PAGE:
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Abstract

The water world is socially constructed, reflecting continuous global gender inequalities and discrimination by those who hold dominant perspectives on water. While there is a strong global acknowledgement of the roles of women in water management by the United Nations International Water for Life Decade 2005-2015, discourses on gender mainstreaming in water management are still marginalised and under-theorised. The Millennium Development Goal-7 on environmental sustainability, addressing the need of more than one billion people for a significant improvement to accessing safe drinking water and basic sanitation, stagnated without a strong political will to include gender ideology in mainstream water perspectives. This qualitative study was conducted in a sub-urban community of Northeast Thailand in 2011, exploring the gendered roles, responsibilities, and inequalities of access to and control over village water resources. Results of this study illuminate the importance of taking into account the complexity of power and negotiation in local water structures within women’s social realities.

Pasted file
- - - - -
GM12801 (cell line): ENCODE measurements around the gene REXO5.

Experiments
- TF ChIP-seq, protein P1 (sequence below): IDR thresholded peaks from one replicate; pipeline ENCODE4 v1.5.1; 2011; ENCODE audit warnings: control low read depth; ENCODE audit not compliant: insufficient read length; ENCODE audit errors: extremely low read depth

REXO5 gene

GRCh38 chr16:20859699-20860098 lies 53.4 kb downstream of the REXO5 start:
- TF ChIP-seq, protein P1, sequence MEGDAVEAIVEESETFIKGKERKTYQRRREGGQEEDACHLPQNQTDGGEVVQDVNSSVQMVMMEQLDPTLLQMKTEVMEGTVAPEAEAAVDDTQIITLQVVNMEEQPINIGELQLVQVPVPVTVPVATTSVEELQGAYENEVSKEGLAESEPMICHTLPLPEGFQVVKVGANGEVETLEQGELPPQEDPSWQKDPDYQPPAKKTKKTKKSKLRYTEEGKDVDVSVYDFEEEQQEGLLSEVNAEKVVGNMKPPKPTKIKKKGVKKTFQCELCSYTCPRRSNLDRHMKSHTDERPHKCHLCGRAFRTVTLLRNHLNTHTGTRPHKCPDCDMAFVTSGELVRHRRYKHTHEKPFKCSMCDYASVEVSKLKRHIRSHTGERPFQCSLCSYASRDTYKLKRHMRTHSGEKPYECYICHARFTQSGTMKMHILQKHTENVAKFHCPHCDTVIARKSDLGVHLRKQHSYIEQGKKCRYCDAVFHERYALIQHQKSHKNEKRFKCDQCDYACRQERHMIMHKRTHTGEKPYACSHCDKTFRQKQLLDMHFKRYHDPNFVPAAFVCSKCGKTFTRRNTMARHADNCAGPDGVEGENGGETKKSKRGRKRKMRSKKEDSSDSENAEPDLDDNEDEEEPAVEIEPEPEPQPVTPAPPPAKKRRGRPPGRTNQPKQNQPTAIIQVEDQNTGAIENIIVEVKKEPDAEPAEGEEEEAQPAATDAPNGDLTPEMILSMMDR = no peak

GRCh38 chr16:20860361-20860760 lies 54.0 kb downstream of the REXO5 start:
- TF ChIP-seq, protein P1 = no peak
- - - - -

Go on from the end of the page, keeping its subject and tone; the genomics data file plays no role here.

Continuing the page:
Note on the Author

Dr. Andajani-Sutjahjo is currently a senior lecturer at the Department of Public Health, School of Public Health and Psychosocial Studies, Auckland University of Technology, Auckland, New Zealand. She has nearly 20 years of experience as a researcher and gender and health development consultant in the SE Asia region.

Professor Chirawatkul is now an independent scholar and health researcher. She spent nearly 40 years at the Faculty of Nursing, Khon Kaen University and served as the Director of WHO Collaborating Centre for Research and Training on Gender and Women’s Health from 2000-2013. She is currently working with Thai Health Promotion Foundation on projects addressing teenage pregnancy in Thailand.

Mr. Saito is an Environmental Engineer with working experience in Australia and Thailand. In the past five years he has been working for the Centre for Research and Training on Gender and Women’s Health, Khon Kaen University, Thailand. His interest lies mainly on flood management, with experiences in hydrology and hydraulic modelling, and GIS mapping.

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